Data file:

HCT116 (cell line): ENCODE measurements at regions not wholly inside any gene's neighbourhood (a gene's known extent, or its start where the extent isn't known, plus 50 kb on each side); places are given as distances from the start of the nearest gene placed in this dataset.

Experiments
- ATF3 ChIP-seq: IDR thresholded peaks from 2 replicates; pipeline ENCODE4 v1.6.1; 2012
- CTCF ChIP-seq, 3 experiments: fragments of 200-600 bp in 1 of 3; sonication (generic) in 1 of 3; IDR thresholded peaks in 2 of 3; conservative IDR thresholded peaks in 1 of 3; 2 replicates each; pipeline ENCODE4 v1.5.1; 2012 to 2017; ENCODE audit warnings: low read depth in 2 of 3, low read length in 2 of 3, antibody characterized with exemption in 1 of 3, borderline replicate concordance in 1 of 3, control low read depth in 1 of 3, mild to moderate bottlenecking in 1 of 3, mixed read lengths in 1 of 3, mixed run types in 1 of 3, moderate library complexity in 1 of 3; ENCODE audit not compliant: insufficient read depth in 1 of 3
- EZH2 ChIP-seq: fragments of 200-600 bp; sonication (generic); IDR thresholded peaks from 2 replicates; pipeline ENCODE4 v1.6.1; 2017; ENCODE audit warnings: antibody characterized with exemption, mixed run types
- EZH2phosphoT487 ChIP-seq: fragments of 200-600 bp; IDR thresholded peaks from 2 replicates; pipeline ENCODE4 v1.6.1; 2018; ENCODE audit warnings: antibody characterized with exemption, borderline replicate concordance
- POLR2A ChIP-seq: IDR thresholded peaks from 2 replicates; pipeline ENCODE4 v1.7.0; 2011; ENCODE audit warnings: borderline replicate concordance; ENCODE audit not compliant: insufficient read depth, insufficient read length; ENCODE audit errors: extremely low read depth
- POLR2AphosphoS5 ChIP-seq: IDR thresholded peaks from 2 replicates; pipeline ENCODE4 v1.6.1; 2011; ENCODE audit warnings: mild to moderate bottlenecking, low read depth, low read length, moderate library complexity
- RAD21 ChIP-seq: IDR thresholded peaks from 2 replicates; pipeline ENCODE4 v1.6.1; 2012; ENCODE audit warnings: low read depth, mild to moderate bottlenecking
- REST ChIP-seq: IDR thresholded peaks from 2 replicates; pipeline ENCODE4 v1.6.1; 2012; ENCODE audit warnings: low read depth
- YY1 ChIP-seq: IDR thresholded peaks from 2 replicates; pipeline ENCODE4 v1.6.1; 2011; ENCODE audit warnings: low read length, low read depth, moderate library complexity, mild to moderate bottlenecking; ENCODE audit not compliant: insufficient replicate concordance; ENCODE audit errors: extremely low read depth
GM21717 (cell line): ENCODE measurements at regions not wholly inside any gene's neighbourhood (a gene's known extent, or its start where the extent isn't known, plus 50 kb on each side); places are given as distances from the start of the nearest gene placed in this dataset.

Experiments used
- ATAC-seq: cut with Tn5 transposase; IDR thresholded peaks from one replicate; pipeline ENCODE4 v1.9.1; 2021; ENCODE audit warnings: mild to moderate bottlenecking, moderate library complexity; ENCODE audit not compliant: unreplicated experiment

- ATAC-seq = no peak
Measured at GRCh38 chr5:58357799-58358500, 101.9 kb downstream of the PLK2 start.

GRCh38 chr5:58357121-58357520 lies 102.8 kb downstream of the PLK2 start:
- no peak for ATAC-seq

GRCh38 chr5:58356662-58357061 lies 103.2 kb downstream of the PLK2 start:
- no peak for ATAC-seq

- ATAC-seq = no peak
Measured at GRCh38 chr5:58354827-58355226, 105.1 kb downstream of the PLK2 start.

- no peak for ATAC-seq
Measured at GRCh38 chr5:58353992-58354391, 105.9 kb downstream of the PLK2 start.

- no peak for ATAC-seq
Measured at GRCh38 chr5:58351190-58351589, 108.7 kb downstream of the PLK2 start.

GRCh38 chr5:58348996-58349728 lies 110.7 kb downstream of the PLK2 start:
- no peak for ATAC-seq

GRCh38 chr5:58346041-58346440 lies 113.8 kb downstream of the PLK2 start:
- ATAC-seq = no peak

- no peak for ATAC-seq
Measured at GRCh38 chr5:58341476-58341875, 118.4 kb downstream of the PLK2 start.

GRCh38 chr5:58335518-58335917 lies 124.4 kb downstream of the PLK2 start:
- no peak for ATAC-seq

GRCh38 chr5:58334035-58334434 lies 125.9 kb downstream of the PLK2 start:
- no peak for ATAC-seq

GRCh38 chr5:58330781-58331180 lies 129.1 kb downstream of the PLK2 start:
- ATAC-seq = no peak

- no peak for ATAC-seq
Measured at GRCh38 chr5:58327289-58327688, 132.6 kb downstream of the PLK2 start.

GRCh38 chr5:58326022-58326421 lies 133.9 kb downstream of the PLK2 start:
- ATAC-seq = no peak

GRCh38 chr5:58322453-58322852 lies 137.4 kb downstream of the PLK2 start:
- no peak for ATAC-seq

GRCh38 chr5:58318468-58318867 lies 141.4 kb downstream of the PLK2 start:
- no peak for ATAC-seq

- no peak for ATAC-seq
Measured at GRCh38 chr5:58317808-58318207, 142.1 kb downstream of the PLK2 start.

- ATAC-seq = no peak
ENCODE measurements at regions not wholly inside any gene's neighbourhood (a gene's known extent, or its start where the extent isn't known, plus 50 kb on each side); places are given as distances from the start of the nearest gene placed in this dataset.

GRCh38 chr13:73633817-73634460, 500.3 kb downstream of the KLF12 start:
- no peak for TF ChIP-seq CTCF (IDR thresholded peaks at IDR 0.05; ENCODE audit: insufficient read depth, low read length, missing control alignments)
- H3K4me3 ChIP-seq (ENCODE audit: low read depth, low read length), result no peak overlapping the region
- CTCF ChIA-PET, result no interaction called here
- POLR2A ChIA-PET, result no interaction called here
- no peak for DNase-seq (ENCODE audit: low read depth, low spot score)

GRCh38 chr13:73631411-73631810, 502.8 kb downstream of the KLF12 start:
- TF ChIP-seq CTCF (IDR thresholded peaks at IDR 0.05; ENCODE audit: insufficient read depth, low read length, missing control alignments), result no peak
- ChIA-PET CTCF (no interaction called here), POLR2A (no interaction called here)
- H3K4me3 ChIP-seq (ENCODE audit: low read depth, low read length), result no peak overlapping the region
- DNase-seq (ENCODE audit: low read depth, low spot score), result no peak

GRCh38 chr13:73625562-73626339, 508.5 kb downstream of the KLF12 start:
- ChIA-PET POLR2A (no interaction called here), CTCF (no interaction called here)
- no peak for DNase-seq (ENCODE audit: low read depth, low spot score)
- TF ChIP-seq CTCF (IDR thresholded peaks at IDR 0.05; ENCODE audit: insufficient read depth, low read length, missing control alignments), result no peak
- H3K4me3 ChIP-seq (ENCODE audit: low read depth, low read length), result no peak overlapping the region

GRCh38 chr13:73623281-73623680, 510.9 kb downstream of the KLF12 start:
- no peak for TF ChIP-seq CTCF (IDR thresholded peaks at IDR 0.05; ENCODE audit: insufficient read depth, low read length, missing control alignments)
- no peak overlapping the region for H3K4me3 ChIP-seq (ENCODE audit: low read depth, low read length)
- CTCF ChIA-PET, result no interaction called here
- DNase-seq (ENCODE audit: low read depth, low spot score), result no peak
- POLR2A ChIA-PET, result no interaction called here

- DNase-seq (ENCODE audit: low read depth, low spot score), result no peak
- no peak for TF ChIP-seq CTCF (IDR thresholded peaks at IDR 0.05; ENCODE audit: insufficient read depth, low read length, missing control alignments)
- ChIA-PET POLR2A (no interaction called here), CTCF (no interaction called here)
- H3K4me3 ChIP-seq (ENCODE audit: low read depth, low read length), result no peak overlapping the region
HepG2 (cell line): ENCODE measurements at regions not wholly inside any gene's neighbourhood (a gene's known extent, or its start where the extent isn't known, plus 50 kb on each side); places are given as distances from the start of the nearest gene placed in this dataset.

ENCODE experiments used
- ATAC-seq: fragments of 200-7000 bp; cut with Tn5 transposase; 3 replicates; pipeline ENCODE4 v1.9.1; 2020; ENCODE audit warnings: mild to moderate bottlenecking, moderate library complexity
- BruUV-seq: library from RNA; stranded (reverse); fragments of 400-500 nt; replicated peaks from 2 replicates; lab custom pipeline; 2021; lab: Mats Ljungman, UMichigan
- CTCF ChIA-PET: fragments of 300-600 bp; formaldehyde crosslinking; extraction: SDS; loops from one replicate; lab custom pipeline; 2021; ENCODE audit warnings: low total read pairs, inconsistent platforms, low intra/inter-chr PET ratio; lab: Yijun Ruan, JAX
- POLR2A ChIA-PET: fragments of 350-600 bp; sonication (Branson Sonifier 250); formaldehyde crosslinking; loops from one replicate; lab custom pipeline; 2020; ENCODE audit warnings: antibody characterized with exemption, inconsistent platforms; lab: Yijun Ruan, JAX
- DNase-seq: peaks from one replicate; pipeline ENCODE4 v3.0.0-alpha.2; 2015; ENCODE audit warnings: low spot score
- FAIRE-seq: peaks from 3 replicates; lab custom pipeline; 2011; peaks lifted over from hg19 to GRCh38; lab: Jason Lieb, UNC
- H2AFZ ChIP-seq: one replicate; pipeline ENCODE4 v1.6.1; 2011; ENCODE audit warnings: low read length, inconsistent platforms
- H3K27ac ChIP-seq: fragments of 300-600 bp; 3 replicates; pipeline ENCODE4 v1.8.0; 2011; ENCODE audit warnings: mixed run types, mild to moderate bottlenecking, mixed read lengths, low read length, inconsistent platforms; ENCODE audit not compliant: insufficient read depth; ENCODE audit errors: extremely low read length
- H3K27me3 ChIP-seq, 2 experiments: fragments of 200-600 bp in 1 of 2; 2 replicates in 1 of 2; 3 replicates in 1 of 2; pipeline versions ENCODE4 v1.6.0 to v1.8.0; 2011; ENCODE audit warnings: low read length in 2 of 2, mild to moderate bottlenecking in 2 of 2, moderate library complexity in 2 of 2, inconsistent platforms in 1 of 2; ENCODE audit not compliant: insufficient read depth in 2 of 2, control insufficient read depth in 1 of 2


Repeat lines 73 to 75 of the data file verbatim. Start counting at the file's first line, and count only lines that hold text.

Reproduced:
- DNase-seq (ENCODE audit: low read depth, low spot score), result no peak
- no peak for TF ChIP-seq CTCF (IDR thresholded peaks at IDR 0.05; ENCODE audit: insufficient read depth, low read length, missing control alignments)
- ChIA-PET POLR2A (no interaction called here), CTCF (no interaction called here)